Starting this Fall, I will be teaching Applied Statistics to undergraduate students majoring in Computer Science and in Software Engineering. I am designing the course around real-life examples (published papers, conference talks, blogged case studies, etc.) of the use of probability and statistics in our field. I need examples.
I prefer examples that show an appropriate use of a model or a statistic, but I will be glad to also teach from a few papers that use a model or statistic in a clearly invalid way. If you send me a paper, or a link to one, I would appreciate it if you would tell me what you think is good about it (for a stats student to study) and why you think that.
Background of the Students
The typical student in the course has studied discrete math, including some combinatorics, and has at least two semesters of calculus. Only some students will have multivariable calculus.
By this point in their studies, most of the students have taken courses in psychology, logic, programming (up to at least Algorithms & Data Structures), two laboratory courses in an experimental science (chemistry, physics, & biology), and some humanities courses, including a course on research sources/systems (how to navigate the research literature).
My Approach to the Course
In one semester, applied stats courses often cover the concept of probability, discrete distributions, continuous distributions, descriptive statistics, basic inferential statistics and an introduction to stochastic models. The treatment of these topics is often primarily theoretical, with close attention to the underlying theorems and to derivation of the attributes of the distributions and their key statistics. Here are three examples of frequently-used texts for these courses. I chose these because you can see their table of contents on the amazon site.
- Johnson, Probability and Statistics for Computer Science
- Ross, Introduction to Probability and Statistics for Engineers and Scientists
- Trivedi, Probability and Statistics with Reliability, Queueing, and Computer Science Applications.
I’d rather teach a more applied course. Rather than working through the topics in a clear linear order, I’d like to start with a list of 25 examples (case studies) and teach enough theory and enough computation to understand each case.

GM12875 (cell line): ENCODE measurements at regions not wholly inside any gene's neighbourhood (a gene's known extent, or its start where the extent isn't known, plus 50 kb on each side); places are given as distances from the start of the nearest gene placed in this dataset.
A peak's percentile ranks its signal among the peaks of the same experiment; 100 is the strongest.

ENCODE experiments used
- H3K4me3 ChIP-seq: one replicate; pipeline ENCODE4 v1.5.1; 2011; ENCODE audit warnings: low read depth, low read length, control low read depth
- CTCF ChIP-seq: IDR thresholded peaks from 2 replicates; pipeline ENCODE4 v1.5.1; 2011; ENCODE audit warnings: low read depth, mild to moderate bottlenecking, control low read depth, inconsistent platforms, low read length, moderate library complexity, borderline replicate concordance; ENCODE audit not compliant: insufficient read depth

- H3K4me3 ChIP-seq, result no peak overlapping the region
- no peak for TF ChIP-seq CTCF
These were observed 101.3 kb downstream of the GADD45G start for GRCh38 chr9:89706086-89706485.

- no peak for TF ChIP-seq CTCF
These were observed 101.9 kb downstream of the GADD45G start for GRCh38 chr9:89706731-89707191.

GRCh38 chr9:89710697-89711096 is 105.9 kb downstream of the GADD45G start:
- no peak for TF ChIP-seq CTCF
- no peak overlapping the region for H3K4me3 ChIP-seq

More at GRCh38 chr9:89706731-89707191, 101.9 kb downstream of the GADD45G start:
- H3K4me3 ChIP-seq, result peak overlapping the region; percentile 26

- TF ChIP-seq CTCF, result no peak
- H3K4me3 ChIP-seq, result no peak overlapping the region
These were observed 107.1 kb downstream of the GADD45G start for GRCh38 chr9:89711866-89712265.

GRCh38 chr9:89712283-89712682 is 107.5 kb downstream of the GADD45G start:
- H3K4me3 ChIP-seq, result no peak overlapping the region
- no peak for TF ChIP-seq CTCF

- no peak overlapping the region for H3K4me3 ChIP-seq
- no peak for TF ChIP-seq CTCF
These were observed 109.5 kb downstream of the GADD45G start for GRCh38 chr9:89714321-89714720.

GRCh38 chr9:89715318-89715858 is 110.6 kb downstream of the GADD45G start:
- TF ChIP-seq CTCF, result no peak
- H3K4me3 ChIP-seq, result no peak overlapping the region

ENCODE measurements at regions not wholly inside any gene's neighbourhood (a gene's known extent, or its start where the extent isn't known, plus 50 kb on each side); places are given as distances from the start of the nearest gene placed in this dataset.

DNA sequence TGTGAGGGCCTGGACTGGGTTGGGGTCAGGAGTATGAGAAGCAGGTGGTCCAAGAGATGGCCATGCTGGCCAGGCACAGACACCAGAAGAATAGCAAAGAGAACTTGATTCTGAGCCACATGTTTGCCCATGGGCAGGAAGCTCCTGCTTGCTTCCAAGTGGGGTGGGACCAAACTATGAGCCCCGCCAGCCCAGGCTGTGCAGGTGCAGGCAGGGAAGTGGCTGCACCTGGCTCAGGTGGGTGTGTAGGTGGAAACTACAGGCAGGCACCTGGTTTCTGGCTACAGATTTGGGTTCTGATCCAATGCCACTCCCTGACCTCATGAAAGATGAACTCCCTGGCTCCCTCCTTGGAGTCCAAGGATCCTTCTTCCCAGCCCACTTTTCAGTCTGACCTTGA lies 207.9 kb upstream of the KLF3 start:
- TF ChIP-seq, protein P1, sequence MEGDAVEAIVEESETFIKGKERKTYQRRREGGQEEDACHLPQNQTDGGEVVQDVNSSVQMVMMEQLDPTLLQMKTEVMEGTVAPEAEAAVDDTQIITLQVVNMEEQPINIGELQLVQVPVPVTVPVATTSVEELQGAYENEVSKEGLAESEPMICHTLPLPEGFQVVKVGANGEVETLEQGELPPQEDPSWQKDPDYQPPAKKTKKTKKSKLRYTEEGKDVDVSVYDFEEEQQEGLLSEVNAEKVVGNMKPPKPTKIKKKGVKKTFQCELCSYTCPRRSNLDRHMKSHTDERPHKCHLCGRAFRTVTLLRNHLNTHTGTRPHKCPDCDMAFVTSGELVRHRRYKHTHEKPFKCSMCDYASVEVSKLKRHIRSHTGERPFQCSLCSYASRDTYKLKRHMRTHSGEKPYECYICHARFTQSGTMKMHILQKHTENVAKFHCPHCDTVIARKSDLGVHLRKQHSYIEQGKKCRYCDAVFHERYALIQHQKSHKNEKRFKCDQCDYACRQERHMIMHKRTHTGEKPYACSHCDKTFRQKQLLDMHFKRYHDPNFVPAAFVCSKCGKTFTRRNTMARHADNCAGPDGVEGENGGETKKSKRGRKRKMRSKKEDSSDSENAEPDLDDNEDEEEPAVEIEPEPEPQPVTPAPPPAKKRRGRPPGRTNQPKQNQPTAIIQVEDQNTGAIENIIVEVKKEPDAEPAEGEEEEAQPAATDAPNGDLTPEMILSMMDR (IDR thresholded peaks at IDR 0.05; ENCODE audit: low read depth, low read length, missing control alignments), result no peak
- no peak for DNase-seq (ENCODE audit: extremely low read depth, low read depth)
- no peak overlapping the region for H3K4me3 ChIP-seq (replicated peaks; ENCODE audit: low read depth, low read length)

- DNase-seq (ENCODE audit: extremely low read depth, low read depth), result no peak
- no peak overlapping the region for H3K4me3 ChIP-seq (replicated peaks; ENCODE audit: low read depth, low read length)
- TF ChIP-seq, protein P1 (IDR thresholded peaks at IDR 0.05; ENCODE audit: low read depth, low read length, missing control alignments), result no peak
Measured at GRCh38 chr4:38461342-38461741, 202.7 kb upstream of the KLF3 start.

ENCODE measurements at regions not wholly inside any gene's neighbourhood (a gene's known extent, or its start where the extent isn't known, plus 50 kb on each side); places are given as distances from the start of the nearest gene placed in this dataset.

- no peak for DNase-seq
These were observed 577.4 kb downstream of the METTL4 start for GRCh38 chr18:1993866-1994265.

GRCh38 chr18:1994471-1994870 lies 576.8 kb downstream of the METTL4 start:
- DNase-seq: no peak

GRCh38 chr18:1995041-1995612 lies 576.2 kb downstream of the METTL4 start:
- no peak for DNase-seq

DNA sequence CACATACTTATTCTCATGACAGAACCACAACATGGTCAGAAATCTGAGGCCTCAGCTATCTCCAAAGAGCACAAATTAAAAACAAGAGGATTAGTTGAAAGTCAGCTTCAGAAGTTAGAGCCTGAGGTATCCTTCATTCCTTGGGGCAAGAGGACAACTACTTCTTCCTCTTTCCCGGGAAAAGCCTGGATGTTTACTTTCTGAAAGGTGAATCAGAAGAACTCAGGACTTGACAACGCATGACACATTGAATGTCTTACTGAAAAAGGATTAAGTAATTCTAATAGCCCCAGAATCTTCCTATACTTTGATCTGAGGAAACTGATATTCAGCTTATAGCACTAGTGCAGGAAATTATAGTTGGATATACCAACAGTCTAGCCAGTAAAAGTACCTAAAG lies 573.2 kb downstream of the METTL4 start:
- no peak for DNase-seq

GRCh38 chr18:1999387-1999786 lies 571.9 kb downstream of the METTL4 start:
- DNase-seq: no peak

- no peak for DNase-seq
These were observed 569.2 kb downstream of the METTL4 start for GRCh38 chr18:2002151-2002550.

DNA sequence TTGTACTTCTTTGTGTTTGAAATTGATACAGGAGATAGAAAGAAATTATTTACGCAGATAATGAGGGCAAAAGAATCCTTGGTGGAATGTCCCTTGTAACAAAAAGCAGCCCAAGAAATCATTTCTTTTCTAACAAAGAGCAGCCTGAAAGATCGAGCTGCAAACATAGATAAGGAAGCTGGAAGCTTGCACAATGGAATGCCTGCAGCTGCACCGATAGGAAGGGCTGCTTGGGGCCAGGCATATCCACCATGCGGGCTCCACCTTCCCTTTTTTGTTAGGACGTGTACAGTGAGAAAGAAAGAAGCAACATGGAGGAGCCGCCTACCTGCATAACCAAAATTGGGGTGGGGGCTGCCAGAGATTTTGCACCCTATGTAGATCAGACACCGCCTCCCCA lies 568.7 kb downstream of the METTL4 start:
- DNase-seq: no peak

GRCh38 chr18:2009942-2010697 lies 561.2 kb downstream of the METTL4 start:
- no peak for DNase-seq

For example, consider a technical support department receiving customer calls. How many staff do they need? How long will customers have to wait before their call is answered? To answer questions like these, students would learn about the Erlang distributions. I’d want them to learn some of the underlying mathematics of the distribution, the underlying model (see this description of the model for example) and how this practical model connects to the mathematical model, and gain some experience with the distribution via simulation.
The biggest complaint that students (at Florida Tech and at several other schools, long ago) have voiced to me about statistics is that they don’t understand how the math applies to anything that they care about now or will ever care about. They don’t see the application to their field or to their personal work. Because of that, I have a strong preference for examples from Computer Science / Software Engineering / Information Security / Computer Information Systems.
Several of my students will also relate well to biostatistics examples. Some will work well with quantitative finance.
In the ideal course (a few years from now), a section of the class that focuses on a specific statistic, a specific model, or a specific type problem will have links to several papers that cover essentially the same concepts but in different disciplines. Once I have a computing-related primary example of a topic, I can flesh it out with related examples from other fields.
Please send suggestions either as comments on this blog or by email to me. A typical suggestion would include
- a link to a paper, a presentation, a blog post or some other source that I can reach and read.
- comments from you identifying what part of the material I should teach
- comments from you explaining why this is a noteworthy example
- any other notes on how it might be taught, why it is important, etc.
Thanks for your help!